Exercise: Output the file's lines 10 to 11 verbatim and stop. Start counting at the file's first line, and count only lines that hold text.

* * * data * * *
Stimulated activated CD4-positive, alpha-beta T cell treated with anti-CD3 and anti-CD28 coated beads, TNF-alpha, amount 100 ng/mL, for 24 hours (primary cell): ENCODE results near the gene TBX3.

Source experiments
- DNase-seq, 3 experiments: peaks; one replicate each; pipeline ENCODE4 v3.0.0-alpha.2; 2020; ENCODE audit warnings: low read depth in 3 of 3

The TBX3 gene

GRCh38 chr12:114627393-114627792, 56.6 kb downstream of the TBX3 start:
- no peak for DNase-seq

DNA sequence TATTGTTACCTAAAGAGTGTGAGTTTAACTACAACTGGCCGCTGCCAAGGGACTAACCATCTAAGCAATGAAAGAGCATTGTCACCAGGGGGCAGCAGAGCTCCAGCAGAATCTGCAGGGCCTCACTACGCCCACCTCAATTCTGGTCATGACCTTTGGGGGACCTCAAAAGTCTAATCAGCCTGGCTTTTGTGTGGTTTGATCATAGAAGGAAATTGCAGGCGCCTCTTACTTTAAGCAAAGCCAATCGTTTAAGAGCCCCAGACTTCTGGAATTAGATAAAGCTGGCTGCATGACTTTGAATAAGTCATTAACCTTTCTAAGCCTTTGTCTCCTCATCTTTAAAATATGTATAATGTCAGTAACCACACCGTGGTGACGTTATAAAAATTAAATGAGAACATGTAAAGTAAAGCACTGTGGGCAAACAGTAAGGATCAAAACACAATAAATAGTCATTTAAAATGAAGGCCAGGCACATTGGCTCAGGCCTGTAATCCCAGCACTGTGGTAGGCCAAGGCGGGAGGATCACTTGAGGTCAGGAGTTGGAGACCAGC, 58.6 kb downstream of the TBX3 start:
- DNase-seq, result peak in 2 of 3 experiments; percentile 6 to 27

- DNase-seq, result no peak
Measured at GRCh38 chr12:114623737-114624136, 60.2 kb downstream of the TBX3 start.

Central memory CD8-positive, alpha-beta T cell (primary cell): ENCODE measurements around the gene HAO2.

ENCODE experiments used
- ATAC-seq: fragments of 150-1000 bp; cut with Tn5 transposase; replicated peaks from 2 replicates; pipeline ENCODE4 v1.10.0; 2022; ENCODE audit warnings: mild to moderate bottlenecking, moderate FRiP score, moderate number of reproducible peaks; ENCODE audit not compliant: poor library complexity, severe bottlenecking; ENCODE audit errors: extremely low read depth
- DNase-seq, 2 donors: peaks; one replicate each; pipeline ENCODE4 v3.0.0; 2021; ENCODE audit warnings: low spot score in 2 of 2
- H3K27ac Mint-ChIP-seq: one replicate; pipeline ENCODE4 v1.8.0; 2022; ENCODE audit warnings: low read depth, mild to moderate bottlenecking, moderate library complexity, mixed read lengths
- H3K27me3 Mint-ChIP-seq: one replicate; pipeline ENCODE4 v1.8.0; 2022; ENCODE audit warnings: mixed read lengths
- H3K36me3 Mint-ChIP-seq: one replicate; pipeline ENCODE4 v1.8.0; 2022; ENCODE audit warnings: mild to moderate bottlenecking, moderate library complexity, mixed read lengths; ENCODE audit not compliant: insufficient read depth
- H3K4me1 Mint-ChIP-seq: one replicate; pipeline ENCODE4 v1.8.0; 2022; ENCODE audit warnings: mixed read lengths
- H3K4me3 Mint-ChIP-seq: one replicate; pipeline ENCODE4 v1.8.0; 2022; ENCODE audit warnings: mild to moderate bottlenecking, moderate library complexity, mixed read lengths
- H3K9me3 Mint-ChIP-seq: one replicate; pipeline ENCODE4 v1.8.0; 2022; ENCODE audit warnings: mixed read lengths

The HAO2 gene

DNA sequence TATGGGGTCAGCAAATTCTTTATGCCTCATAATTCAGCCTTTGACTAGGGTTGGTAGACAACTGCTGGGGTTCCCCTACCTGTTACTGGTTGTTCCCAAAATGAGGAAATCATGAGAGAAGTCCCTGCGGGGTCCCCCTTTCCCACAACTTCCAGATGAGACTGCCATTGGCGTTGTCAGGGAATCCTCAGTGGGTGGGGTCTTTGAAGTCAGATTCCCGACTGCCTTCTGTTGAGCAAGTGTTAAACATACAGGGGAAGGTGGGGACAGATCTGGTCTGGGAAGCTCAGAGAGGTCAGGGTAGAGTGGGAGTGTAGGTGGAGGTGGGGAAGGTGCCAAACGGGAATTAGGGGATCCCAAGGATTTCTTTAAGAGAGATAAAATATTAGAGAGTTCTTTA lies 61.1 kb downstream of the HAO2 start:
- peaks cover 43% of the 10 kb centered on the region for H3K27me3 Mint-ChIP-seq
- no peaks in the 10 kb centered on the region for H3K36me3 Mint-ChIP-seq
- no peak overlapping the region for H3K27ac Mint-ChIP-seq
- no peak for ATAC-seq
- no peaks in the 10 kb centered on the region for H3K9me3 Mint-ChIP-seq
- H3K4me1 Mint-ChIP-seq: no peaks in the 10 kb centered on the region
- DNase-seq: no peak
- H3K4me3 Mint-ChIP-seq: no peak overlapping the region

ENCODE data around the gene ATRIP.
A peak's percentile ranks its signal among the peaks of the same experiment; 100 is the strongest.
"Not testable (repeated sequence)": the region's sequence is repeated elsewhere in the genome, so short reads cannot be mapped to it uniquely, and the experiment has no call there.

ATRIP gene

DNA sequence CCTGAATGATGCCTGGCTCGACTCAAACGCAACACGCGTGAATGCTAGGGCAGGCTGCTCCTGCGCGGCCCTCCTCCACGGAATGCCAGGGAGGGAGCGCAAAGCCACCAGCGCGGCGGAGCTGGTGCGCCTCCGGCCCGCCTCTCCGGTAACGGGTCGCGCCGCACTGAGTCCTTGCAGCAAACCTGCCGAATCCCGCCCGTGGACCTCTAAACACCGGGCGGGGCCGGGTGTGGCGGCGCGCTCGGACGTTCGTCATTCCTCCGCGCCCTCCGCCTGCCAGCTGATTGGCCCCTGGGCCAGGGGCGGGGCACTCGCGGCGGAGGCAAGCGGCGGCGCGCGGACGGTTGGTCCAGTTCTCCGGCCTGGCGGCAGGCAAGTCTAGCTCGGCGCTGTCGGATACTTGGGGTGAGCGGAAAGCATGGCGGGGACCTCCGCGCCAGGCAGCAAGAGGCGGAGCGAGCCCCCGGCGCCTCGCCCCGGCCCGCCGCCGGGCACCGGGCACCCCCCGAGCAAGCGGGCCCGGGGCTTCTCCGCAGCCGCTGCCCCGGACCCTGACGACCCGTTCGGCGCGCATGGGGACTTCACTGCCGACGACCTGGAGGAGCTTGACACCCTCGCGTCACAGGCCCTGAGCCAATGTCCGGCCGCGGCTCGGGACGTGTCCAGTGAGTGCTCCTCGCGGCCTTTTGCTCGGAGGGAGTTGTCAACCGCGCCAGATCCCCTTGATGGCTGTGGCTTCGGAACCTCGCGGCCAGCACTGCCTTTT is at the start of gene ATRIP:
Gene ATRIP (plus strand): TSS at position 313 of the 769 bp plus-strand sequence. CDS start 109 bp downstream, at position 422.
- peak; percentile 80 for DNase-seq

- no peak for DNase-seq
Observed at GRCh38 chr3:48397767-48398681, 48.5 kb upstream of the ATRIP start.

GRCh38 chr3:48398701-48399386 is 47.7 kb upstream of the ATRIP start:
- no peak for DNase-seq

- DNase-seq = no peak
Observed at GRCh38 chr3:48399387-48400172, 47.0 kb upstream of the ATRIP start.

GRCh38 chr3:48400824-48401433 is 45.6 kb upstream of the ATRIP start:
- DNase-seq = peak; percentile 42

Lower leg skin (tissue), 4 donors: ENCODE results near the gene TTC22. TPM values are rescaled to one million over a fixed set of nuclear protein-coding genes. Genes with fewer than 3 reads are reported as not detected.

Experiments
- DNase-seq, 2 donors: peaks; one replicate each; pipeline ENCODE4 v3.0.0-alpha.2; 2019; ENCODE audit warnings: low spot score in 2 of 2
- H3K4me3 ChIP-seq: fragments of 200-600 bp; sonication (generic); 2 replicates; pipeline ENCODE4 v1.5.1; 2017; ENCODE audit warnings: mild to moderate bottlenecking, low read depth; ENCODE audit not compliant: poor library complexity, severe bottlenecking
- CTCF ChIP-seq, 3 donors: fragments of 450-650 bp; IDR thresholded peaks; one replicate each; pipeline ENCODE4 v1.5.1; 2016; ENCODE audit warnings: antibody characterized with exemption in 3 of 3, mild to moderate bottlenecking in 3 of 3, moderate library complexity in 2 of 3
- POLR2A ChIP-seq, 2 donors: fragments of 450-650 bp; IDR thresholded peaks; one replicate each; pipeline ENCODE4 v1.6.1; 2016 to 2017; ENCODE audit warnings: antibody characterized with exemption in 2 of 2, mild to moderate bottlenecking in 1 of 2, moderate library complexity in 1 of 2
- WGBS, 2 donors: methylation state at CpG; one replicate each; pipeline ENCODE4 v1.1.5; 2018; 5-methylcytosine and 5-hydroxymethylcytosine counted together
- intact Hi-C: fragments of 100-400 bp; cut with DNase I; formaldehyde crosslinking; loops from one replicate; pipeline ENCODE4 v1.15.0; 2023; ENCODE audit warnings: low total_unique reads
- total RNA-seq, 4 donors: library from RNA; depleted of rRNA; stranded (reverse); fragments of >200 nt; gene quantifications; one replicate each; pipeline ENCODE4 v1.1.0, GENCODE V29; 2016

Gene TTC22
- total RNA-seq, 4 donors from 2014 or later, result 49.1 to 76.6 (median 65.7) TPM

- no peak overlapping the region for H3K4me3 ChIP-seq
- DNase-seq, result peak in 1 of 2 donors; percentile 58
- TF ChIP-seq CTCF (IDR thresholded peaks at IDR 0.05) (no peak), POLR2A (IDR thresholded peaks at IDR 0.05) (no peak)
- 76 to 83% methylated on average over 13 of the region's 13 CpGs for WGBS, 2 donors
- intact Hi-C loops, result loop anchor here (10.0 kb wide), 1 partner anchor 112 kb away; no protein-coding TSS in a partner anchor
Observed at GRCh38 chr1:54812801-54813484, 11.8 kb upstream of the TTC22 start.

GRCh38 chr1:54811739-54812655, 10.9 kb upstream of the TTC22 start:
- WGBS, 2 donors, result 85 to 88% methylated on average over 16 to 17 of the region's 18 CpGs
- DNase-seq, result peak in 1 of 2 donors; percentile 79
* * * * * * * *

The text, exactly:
Measured at GRCh38 chr12:114623737-114624136, 60.2 kb downstream of the TBX3 start.

Central memory CD8-positive, alpha-beta T cell (primary cell): ENCODE measurements around the gene HAO2.